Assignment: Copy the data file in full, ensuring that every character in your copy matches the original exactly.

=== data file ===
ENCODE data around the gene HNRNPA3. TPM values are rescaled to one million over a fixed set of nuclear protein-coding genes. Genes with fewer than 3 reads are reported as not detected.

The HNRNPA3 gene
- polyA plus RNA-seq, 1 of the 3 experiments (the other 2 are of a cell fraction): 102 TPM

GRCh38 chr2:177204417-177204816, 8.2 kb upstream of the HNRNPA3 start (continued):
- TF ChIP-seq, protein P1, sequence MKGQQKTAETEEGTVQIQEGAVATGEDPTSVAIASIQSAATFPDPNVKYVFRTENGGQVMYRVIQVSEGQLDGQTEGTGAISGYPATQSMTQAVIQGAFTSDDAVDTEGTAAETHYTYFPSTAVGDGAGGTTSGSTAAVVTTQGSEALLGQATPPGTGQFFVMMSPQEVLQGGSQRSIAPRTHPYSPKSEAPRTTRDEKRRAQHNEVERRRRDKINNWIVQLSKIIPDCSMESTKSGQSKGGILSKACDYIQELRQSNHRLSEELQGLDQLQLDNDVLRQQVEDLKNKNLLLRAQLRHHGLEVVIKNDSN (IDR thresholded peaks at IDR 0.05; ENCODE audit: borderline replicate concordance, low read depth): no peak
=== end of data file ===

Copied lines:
ENCODE data around the gene HNRNPA3. TPM values are rescaled to one million over a fixed set of nuclear protein-coding genes. Genes with fewer than 3 reads are reported as not detected.

The HNRNPA3 gene
- polyA plus RNA-seq, 1 of the 3 experiments (the other 2 are of a cell fraction): 102 TPM

GRCh38 chr2:177204417-177204816, 8.2 kb upstream of the HNRNPA3 start (continued):
- TF ChIP-seq, protein P1, sequence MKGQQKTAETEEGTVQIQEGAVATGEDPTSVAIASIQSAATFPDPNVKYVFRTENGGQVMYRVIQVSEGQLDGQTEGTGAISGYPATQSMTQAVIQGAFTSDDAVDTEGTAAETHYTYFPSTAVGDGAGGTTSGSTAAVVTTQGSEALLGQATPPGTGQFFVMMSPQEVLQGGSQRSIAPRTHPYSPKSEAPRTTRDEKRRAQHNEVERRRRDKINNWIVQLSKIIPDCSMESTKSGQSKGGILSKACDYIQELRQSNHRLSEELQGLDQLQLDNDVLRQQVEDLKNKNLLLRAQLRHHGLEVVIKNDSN (IDR thresholded peaks at IDR 0.05; ENCODE audit: borderline replicate concordance, low read depth): no peak